Veto Doesn’t Deter Group Pushing for Children’s Shelter in Ventura County
A much-needed shelter for battered children in Ventura County can still be built despite Gov. George Deukmejian’s recent veto of $2 million in state aid for the project, say advocates, who describe themselves as disappointed but undaunted.
“It is a setback but it is not going to deter us,” said Pamela Burke, executive director of Youth Connection, the private, nonprofit group spearheading the effort.
In September, Youth Connection expects to receive $600,000 in private donations and to launch a fund drive aimed at raising half the cost of building the $8-million, 85-bed facility, said Helen Caldwell, the group’s secretary-treasurer. Caldwell said a charity and an individual donor, whom she declined to identify, have pledged $300,000 each to the project.
Meanwhile, Ventura County politicians are plotting new strategies to obtain the balance of the building funds from the public sector.
Assemblywoman Cathie Wright (R-Simi Valley) plans to meet with Deukmejian this week to discuss funding for mental-health projects in general--including the Ventura children’s shelter, said Catherine Morrison, her administrative assistant.
And Assemblyman Jack O’Connell (D-Carpinteria) said the proposed $2-million matching grant may be resubmitted to the Legislature late next month as part of a budget restoration bill.
“It will be difficult but not impossible to restore some level of funding,” said O’Connell, who called the governor’s veto “penny-wise and pound foolish.”
More than two years in the planning and modeled after a program in Orange County, the Children’s Crisis Center would be built on about 23 acres on Lewis Road, near Camarillo State Hospital. The center would not be affiliated with the hospital.
It would provide emergency shelter to juvenile victims of domestic abuse or neglect until they were placed in foster homes. Although details of the center’s daily functions are still being planned, the bulk of its operating costs would be covered by state welfare funds, said Ed Webster, administrative assistant to Ventura County Supervisor Susan Lacey. Lacey is a board member of Youth Connection and a vocal advocate of the children’s center.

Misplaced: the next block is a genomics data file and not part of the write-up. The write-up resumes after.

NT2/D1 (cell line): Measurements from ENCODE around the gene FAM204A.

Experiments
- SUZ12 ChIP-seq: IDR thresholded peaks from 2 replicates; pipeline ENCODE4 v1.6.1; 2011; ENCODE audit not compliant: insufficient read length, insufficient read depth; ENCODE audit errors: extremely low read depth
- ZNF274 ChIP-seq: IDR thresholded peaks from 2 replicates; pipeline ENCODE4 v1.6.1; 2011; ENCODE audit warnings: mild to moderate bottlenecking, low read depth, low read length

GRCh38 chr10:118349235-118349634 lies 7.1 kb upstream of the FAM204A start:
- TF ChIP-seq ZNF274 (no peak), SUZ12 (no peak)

Number of Children
The number of children in Ventura County’s foster-care system has risen more than 27% over the last five years--up from a high of 55 youngsters taken in per month in 1984 to 70 per month this year, said Douglas Miller, deputy director of social services for Ventura County and head of its children’s services program. Yet, Miller said, with the exception of a six-bed group home in Oxnard, the county has nowhere to house abused children until they are placed with foster families.
Said Webster: “There have been cases where children sat most of the night in a social worker’s office or in the police station.”
The crisis center would serve not only as an emergency shelter but as a central location where children would be screened for medical, emotional and educational needs, Webster said. The average stay for the traumatized youths, ranging from infants to 18-year-olds, would be about 30 days.
“Often they come in with lice or scabies or other medical needs and some of these foster-home operators are overwhelmed,” he said. “The goal is still, and will always be, to make sure kids either go back to their own families as appropriate or to a caring foster family. But when they first arrive in the system, it is overwhelming for foster parents to try to take on those problems.”
2 Major Factors
Miller attributed the increase in abuse and neglect cases to two major factors: the county’s growing population, which is nearing 650,000, and the stress created by recent moves, long commutes and new jobs.
Miller, who is confronted nearly every day by child abuse, said he is angry about Deukmejian’s veto. “I think it’s atrocious,” he said, calling it a blow to organizers’ morale.
The $2-million state matching grant would have served as a catalyst for other donations, Miller said.
The children’s center was among several funding proposals slashed from the budget July 7. The governor’s veto of a sweeping addendum to the $49-billion 1989-90 spending plan cut $20 million in projects for the San Fernando Valley area, including $10 million in improvements to rail service between San Diego and Santa Barbara, $2 million for sound walls along the San Diego Freeway and $500,000 for renovations at Hansen Dam Park.
State Sen. Alan Robbins (D-Tarzana), who sponsored the budget addendum, Wright and O’Connell plan to resurrect at least part of the vetoed funds, including money for the children’s center, they or their aides said last week.
“It’s very unfortunate because there is certainly a crying need there,” said Teri Burns, Robbins’ press secretary. “We will be looking for other solutions.”